Alcohol needs a path to travel. If you don’t first drain the air tank, you could pour gallons of alcohol into the front, and it’s not going anywhere. It will just go to the lowest point in the air line and sit there, useless. Remember that it’s not the alcohol itself that thaws frozen components in the air-brake system, but the alcohol vapor.
A little bit will go a long way, such as an eighth of an ounce, rather than half a jug. Furthermore, if you’re considering putting alcohol into your air-brake system, you should actually beasking yourself why you even have moisture in the air-brake system to begin with.
In recap, using alcohol in an air-brake system may be a temporary solution, but it does not address the real problem.
Because it’s the moisture in the air that freezes, and ice is what jams the internal workings of your brake valve, you need to combat air moisture in the first place.
Air dryers are still not, but should be, standard equipment. These need to be maintained again. One of the worst things that can happen with air dryers is progressive damage. By not performing simple checks and regular maintenance, a simple issue can turn expensive very quickly. For example, running your air dryer over a long period of time means that small amounts of carbon and oil contaminates are pushed through the compressor internal components. This includes the piston rings and coating inside of the cartridge. If your cartridge fails, you could find yourself with millions of tiny desiccant balls invading every inch of your trucks air brake system. This is the slow death, and costly repair, of your entire air brake system.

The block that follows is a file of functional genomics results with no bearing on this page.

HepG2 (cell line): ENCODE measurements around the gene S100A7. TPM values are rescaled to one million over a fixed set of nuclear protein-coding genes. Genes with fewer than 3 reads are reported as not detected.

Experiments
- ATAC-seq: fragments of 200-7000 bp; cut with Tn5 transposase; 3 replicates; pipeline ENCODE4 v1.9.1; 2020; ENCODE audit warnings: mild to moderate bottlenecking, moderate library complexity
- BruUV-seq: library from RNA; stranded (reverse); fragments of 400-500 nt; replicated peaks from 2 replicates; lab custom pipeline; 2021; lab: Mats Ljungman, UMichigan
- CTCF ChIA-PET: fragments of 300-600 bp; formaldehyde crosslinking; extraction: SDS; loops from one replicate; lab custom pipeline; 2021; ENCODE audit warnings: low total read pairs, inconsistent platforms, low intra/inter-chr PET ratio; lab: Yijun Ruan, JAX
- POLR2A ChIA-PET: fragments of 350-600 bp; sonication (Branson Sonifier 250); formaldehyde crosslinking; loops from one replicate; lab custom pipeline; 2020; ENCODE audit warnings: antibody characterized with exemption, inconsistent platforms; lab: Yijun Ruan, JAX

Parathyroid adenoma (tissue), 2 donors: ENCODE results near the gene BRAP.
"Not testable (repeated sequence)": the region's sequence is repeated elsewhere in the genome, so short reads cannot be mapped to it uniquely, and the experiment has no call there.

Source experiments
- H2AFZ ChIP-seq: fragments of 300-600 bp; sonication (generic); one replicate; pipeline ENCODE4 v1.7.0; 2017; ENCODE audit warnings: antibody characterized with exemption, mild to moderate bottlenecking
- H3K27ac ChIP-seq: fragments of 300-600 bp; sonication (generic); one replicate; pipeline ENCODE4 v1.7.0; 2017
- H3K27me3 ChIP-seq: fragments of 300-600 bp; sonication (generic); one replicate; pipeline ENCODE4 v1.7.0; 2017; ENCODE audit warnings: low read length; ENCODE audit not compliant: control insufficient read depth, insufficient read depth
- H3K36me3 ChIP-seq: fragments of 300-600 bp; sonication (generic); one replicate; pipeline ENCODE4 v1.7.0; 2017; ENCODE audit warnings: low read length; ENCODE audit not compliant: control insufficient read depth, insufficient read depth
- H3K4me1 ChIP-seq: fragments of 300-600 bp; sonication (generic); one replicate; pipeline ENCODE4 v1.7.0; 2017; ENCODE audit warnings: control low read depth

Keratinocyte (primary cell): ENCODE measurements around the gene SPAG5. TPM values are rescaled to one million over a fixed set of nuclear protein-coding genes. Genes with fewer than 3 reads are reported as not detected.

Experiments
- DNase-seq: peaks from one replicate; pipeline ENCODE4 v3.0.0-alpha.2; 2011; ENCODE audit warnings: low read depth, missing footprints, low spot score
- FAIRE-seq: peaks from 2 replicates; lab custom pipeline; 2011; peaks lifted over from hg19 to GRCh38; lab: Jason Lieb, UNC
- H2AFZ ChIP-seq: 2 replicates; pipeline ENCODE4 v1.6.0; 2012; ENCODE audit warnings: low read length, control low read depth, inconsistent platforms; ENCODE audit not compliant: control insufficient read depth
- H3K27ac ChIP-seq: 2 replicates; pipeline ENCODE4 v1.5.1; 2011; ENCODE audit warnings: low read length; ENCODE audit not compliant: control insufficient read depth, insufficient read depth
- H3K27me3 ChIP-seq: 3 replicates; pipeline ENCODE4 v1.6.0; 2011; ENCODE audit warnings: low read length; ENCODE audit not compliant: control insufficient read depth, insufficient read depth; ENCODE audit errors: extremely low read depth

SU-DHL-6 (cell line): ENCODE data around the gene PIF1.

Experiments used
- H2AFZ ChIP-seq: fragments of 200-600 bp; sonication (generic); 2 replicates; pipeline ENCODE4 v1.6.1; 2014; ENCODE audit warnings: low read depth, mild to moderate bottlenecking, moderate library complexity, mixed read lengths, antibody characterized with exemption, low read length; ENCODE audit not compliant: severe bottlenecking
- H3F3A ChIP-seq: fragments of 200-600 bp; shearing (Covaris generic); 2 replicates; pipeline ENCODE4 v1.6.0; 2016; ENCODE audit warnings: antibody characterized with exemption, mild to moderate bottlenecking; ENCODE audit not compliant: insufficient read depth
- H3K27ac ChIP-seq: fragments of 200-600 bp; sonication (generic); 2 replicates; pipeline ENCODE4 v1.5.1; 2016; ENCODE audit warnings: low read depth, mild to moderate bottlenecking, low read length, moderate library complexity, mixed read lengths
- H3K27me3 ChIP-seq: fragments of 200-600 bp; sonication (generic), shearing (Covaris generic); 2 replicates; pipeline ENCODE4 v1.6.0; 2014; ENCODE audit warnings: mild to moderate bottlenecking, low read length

During annual winter maintenance, it’s recommended to replace the air dryer’s desiccant. These cartridges are filled with a water-absorbing material, but not all are created equal. Spend a little extra money for high-quality cartridges, as cheaper materials are prone to breakdown on the job. Its not about the cheapest up-front cost, its about total cost of ownership.
Cheap air dryers will also run hotter, which results in a breakdown of their desiccant which will then feed through the air system. This will end up clogging orifices within the ABS valve and destroy your brakes.
A glance at the air gauge can’t be your only test of air supply. If a line collapses or ice is lodged, air can still get in but will become trapped, which will inflate the pressure, giving you a false reading of your true air supplies.
During pre-trip check or vehicle inspection, it’s easy to perform this test while sitting in the driver’s seat. Pump the brake pedal until you hear the warning buzzer - then watch the needle climb up again. When you hear the air dryer blowing off, how far up does it go?